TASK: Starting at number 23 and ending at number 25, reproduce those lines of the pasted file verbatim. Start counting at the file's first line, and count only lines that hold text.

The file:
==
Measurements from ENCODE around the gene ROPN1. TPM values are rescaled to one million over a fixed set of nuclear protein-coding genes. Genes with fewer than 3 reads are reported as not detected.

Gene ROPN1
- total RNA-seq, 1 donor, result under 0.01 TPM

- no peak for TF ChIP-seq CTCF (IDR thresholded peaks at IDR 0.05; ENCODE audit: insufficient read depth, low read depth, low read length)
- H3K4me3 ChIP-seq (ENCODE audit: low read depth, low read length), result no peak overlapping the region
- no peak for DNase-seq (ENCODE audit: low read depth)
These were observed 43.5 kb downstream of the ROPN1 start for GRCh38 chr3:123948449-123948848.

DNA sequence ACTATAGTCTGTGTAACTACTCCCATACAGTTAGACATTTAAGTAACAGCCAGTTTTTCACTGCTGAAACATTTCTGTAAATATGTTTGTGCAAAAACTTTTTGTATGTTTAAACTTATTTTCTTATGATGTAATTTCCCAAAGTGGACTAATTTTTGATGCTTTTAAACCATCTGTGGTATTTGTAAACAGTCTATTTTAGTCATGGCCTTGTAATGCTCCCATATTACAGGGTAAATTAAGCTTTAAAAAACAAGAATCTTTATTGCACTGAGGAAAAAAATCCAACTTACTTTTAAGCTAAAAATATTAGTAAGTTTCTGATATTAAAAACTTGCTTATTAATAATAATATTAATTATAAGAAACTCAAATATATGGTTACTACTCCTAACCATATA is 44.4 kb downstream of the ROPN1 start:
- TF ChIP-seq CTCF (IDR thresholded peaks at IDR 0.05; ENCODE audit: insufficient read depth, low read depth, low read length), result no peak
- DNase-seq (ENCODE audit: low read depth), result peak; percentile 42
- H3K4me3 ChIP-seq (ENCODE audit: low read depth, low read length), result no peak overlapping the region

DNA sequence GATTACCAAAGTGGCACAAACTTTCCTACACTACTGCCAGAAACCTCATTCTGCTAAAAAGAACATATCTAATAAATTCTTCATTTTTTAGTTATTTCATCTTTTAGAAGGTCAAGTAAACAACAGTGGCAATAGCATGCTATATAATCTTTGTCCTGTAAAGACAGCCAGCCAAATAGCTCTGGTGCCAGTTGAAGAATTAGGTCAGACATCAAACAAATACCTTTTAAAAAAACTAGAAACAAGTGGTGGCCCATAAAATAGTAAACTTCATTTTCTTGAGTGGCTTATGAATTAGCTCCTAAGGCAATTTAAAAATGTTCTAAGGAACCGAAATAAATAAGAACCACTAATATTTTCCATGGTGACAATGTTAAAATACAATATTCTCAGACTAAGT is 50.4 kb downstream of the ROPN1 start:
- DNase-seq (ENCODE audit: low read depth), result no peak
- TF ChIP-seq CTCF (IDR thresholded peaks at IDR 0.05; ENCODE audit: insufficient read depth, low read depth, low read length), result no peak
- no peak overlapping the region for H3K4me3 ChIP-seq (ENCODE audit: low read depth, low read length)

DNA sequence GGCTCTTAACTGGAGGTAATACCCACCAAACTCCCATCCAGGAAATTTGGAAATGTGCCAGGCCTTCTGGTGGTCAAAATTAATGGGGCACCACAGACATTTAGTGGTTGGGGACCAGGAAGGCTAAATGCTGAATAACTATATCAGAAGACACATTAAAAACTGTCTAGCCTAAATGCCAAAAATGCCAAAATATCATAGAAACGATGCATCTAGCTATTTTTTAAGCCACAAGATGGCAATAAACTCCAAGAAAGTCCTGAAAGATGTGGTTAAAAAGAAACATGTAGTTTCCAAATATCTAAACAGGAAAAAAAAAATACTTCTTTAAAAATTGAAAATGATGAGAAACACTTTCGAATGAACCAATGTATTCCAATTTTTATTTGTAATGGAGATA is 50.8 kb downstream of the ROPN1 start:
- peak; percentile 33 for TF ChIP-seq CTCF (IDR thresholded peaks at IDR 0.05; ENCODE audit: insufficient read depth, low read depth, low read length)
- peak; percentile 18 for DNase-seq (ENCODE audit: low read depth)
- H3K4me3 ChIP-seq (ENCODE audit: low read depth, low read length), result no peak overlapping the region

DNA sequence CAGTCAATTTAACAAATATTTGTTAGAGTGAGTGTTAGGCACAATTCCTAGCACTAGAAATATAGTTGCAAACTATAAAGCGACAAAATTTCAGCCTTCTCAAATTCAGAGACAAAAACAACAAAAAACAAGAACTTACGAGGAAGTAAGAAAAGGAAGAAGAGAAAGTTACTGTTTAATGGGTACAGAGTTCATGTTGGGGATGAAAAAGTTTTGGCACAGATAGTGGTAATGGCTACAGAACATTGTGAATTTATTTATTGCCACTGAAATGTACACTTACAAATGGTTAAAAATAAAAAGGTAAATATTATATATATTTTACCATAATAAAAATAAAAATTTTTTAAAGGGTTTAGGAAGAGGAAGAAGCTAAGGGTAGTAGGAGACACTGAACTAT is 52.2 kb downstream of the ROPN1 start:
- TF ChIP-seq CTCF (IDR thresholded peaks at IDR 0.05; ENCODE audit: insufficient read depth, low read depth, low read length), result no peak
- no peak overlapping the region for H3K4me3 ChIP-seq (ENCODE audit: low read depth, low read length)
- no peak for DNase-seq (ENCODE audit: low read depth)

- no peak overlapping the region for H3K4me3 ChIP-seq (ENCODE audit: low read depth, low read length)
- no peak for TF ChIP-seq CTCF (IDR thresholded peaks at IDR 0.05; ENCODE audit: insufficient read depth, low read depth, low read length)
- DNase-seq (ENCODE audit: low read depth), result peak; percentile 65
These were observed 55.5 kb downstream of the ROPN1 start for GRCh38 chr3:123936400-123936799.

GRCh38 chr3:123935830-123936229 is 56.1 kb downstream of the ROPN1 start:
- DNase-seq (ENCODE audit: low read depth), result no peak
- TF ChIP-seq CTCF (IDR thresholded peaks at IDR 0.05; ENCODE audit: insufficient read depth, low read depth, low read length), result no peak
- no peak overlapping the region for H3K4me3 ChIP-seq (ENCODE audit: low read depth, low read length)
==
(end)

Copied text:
- no peak for DNase-seq (ENCODE audit: low read depth)

- no peak overlapping the region for H3K4me3 ChIP-seq (ENCODE audit: low read depth, low read length)
- no peak for TF ChIP-seq CTCF (IDR thresholded peaks at IDR 0.05; ENCODE audit: insufficient read depth, low read depth, low read length)